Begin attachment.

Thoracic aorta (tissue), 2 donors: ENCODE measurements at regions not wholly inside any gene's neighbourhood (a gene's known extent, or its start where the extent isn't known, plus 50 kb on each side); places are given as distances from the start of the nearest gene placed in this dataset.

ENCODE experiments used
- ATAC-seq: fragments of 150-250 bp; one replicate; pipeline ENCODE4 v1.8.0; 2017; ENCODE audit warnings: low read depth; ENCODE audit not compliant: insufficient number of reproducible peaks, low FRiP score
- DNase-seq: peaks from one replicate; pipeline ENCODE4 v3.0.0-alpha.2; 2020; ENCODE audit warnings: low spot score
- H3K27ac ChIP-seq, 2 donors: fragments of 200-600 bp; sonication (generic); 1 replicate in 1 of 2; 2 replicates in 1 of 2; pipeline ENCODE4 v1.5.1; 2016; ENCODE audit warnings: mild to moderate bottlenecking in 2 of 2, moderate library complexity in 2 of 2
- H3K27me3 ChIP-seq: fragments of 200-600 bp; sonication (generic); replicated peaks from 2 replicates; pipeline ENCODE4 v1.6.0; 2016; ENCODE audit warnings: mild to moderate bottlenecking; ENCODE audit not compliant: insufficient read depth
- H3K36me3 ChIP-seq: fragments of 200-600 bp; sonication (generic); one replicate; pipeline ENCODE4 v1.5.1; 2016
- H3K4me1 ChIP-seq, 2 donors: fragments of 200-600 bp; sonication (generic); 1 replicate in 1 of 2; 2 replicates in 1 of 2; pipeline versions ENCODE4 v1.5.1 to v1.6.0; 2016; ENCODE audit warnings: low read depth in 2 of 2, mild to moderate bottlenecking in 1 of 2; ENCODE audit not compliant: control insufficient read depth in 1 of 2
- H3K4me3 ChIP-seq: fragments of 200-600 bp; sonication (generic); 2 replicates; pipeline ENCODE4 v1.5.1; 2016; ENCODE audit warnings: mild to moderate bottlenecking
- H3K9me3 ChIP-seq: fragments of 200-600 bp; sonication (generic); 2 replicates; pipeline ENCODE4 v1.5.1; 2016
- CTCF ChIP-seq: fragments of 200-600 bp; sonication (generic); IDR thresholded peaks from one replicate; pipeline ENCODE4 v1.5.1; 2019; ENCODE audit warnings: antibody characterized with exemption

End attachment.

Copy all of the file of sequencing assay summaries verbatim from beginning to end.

Thoracic aorta (tissue), 2 donors: ENCODE measurements at regions not wholly inside any gene's neighbourhood (a gene's known extent, or its start where the extent isn't known, plus 50 kb on each side); places are given as distances from the start of the nearest gene placed in this dataset.

ENCODE experiments used
- ATAC-seq: fragments of 150-250 bp; one replicate; pipeline ENCODE4 v1.8.0; 2017; ENCODE audit warnings: low read depth; ENCODE audit not compliant: insufficient number of reproducible peaks, low FRiP score
- DNase-seq: peaks from one replicate; pipeline ENCODE4 v3.0.0-alpha.2; 2020; ENCODE audit warnings: low spot score
- H3K27ac ChIP-seq, 2 donors: fragments of 200-600 bp; sonication (generic); 1 replicate in 1 of 2; 2 replicates in 1 of 2; pipeline ENCODE4 v1.5.1; 2016; ENCODE audit warnings: mild to moderate bottlenecking in 2 of 2, moderate library complexity in 2 of 2
- H3K27me3 ChIP-seq: fragments of 200-600 bp; sonication (generic); replicated peaks from 2 replicates; pipeline ENCODE4 v1.6.0; 2016; ENCODE audit warnings: mild to moderate bottlenecking; ENCODE audit not compliant: insufficient read depth
- H3K36me3 ChIP-seq: fragments of 200-600 bp; sonication (generic); one replicate; pipeline ENCODE4 v1.5.1; 2016
- H3K4me1 ChIP-seq, 2 donors: fragments of 200-600 bp; sonication (generic); 1 replicate in 1 of 2; 2 replicates in 1 of 2; pipeline versions ENCODE4 v1.5.1 to v1.6.0; 2016; ENCODE audit warnings: low read depth in 2 of 2, mild to moderate bottlenecking in 1 of 2; ENCODE audit not compliant: control insufficient read depth in 1 of 2
- H3K4me3 ChIP-seq: fragments of 200-600 bp; sonication (generic); 2 replicates; pipeline ENCODE4 v1.5.1; 2016; ENCODE audit warnings: mild to moderate bottlenecking
- H3K9me3 ChIP-seq: fragments of 200-600 bp; sonication (generic); 2 replicates; pipeline ENCODE4 v1.5.1; 2016
- CTCF ChIP-seq: fragments of 200-600 bp; sonication (generic); IDR thresholded peaks from one replicate; pipeline ENCODE4 v1.5.1; 2019; ENCODE audit warnings: antibody characterized with exemption